Great post. The problem with GPG/PGP is, of course, that few of my email contacts use it.
posted by runcifex at 8:22 AM on December 6 [3 favorites]


I remember when computers were fun
posted by thelonius at 8:42 AM on December 6 [27 favorites]


Really wish they had gone into more detail about the MTA (email server) side of things, as that is where the mitigation really needs to happen. "Fixing" the MUAs (email clients) doesn't stop the propagation of this forged mail, it just alerts the end user to it.
posted by namewithoutwords at 8:43 AM on December 6 [6 favorites]


I disagree with the folks at Mozilla and Opera. In the end, this is an MUA vulnerability - mail clients that are only displaying part of what we call the "friendly From address". There's not really a server-side vulnerability here. The authentication methods are validating correctly against what they're presented, and it's not THEIR fault that what the MUA is showing the end user is not the same as what they've validated. Mail servers should *not* be sanitizing data headers.

That said, I think various anti-spam vendors should probably be looking at whether their product allows these things to pass and, if so, if they should be blocking them.
posted by hanov3r at 8:57 AM on December 6 [6 favorites]


I remember when computers were fun

I hate to tell you this, but email has always been a gaping security hole, and for teenage "hackers," spoofing emails and trying to prank your friends was Internet Mischief 101. Because the core email protocols do not have any mechanism for authentication, it is common for spam and phishing emails to use such spoofing to mislead the recipient about the origin of the message.
posted by filthy light thief at 8:59 AM on December 6 [8 favorites]


Vulnerabilities: Thunderbird ≤ 52.5.0

(checks mail client)... Thunderbird 58.0b1

OK then. My decade-long refusal to use Mail.app on the desktop has paid off

Now to wait for the inevitable freak out from our IT folks, who have forced us all to endure the hell that is Outlook at work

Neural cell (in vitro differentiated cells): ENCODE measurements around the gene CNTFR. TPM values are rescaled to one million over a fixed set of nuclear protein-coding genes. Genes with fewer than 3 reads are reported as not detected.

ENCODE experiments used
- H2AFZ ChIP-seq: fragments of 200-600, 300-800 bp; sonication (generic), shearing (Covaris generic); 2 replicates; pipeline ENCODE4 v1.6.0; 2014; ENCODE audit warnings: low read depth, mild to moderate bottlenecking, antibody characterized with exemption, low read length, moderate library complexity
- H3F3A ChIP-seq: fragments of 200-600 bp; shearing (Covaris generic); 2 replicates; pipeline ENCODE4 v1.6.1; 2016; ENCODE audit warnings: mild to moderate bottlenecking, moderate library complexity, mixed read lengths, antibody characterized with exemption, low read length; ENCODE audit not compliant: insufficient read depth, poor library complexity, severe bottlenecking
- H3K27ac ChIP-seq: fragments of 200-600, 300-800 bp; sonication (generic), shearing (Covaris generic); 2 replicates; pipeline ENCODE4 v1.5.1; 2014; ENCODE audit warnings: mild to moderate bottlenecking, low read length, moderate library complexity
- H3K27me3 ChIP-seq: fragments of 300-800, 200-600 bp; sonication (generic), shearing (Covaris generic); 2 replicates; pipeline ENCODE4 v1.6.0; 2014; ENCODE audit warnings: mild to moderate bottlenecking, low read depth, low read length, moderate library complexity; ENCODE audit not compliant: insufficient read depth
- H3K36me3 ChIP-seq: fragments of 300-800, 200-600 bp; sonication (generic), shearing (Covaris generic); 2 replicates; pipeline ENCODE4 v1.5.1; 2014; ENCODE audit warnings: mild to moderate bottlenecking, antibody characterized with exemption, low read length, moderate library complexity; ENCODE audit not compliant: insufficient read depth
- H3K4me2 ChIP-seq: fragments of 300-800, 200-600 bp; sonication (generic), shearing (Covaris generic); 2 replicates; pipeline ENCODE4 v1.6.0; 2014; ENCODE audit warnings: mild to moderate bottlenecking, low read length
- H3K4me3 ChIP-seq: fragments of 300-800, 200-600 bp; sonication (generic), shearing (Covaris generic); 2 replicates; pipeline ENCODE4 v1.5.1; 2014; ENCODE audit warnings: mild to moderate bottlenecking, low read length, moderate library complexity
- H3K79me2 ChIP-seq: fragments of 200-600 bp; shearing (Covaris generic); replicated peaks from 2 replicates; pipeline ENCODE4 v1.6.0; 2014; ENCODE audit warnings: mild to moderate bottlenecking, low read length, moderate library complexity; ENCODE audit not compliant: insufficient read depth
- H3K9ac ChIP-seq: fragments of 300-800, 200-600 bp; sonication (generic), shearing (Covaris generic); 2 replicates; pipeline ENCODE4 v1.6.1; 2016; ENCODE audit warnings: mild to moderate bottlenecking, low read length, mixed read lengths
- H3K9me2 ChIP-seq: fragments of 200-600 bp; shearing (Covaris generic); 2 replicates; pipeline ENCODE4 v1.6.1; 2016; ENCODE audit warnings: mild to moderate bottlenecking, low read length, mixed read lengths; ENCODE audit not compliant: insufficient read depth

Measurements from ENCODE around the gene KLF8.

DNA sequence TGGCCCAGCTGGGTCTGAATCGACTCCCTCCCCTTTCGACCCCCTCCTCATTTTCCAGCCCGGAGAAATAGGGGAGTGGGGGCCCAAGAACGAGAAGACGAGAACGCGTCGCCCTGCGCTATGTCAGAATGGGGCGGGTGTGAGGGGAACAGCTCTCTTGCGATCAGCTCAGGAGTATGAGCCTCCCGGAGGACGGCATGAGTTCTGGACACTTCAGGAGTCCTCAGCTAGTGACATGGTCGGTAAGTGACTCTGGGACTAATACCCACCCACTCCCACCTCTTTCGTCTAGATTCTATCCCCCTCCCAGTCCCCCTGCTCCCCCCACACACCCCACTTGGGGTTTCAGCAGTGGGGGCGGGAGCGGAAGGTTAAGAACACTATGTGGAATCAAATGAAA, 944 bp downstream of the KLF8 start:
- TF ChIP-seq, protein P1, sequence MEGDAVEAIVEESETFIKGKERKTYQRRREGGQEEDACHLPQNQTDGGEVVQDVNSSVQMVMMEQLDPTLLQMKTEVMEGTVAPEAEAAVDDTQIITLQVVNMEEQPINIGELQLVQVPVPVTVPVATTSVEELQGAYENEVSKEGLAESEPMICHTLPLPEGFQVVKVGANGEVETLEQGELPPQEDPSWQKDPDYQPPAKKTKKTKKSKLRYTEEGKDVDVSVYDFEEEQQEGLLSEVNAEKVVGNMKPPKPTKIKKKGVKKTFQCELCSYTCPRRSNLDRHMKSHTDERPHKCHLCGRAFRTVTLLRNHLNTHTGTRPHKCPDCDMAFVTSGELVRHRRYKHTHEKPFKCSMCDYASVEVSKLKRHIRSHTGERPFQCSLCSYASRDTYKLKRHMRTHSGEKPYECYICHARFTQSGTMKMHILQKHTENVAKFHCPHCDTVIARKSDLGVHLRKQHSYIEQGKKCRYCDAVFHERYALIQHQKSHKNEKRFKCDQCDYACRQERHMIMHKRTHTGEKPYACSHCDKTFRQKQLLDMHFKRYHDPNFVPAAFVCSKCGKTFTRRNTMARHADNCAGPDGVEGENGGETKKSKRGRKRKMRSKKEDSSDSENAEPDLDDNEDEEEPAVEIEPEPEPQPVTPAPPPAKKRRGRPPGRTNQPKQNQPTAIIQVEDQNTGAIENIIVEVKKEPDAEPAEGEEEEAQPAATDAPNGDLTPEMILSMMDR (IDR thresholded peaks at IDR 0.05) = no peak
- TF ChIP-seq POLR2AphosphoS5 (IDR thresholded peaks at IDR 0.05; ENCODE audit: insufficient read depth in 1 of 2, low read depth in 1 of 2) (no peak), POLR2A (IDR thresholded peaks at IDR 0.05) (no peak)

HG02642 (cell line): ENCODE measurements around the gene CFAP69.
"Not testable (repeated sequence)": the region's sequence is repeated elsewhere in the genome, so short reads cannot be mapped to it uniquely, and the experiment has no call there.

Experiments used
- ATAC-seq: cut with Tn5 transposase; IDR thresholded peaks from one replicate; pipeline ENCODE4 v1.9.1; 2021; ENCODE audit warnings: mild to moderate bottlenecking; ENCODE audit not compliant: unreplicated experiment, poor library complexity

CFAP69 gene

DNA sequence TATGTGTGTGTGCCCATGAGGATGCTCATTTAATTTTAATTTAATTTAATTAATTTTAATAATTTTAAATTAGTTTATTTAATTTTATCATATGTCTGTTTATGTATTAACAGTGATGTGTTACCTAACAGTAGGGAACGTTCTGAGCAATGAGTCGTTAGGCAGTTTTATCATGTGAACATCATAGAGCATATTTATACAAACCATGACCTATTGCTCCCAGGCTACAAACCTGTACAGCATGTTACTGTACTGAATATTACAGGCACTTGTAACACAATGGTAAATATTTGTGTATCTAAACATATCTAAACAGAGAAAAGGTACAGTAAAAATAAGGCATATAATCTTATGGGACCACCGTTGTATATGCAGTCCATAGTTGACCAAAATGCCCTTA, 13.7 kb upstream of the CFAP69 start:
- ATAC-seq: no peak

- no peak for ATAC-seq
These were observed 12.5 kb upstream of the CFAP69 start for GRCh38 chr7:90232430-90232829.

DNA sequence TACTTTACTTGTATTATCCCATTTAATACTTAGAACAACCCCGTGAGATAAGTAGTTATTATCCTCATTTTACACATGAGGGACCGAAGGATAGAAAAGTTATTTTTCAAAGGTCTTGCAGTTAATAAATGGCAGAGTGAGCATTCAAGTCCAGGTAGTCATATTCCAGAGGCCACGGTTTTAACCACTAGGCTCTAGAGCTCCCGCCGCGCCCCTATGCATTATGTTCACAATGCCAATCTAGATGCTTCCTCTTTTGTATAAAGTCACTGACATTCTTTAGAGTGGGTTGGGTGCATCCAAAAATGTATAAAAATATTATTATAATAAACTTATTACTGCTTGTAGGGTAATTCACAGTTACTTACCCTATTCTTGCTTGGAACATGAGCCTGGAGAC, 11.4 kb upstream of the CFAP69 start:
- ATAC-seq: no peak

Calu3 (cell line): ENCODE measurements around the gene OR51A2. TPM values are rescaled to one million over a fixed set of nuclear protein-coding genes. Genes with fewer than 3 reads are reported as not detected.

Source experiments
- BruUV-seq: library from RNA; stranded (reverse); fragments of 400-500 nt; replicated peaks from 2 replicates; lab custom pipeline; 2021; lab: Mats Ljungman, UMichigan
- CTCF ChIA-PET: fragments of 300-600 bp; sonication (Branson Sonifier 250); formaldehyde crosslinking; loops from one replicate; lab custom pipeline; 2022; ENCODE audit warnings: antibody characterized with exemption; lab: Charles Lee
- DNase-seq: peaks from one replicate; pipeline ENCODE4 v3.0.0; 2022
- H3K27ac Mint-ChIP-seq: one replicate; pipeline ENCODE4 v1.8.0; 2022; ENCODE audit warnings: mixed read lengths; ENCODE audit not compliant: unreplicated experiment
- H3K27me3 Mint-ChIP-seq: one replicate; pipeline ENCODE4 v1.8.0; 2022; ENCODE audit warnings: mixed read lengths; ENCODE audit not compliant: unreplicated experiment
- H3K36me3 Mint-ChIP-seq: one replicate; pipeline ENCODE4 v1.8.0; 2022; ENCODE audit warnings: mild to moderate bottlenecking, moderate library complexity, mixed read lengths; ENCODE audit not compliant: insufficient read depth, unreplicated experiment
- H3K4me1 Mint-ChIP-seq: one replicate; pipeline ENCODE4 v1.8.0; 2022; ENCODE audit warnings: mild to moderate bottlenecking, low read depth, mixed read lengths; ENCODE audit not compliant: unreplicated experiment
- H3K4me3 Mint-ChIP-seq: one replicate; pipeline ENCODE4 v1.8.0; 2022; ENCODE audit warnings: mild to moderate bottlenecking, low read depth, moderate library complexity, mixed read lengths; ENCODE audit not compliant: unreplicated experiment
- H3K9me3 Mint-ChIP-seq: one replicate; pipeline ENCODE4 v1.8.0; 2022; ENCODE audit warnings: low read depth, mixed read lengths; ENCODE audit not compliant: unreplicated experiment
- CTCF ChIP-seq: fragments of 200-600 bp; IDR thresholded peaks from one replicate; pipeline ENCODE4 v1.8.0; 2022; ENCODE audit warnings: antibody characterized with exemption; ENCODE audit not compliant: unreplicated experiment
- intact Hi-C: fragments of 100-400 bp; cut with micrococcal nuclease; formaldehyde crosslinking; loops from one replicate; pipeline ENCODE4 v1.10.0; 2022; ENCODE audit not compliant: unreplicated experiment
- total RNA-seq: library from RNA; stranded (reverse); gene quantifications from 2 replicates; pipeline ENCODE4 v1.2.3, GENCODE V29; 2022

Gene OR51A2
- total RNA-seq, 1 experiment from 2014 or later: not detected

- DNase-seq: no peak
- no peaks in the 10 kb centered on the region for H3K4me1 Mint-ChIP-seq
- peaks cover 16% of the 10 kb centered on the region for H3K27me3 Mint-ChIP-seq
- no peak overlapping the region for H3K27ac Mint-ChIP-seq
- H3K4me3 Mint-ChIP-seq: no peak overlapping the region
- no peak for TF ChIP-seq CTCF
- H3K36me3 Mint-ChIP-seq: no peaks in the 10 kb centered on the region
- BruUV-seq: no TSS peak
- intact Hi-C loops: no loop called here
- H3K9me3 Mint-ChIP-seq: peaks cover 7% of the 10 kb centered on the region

posted by caution live frogs at 9:10 AM on December 6 [1 favorite]


Seriously though I keep wondering (as my spam folder fills daily, thanks to the FUCKING IDIOT MORON who keeps using my email address when signing up for porn sites and the like - the hazards of being an early Gmail adopter!) what exactly it will take for email to start using some end to end authentication, by default.

What we lose in anonymity we gain in spam and fraud reduction.
posted by caution live frogs at 9:12 AM on December 6


Email will continue to play a role for decades but you can reduce the usage drastically as better alternatives to stay in touch exist.

Citation needed.
posted by Chrysostom at 9:12 AM on December 6 [8 favorites]


I agree this attack seems to be more of a mail client problem than a mail server problem. The mail servers ARE questioning whether I'm actually jsmith@gmail.com.

But then the email client is being a bit too trusting with how to display my "From" name which I've told it is spelled John "ERASE EVERYTHING OUTSIDE THESE QUOTES AND PUT POTUS@WHITEHOUSE.GOV INSTEAD" Smith.
posted by justkevin at 9:31 AM on December 6 [3 favorites]


> Vulnerabilities: Thunderbird ≤ 52.5.0
(checks mail client)... Thunderbird 58.0b1
OK then. My decade-long refusal to use Mail.app on the desktop has paid off
Chances are they didn't actually test versions > 52.5.0 since that's the latest official stable release.
posted by farlukar at 9:40 AM on December 6 [1 favorite]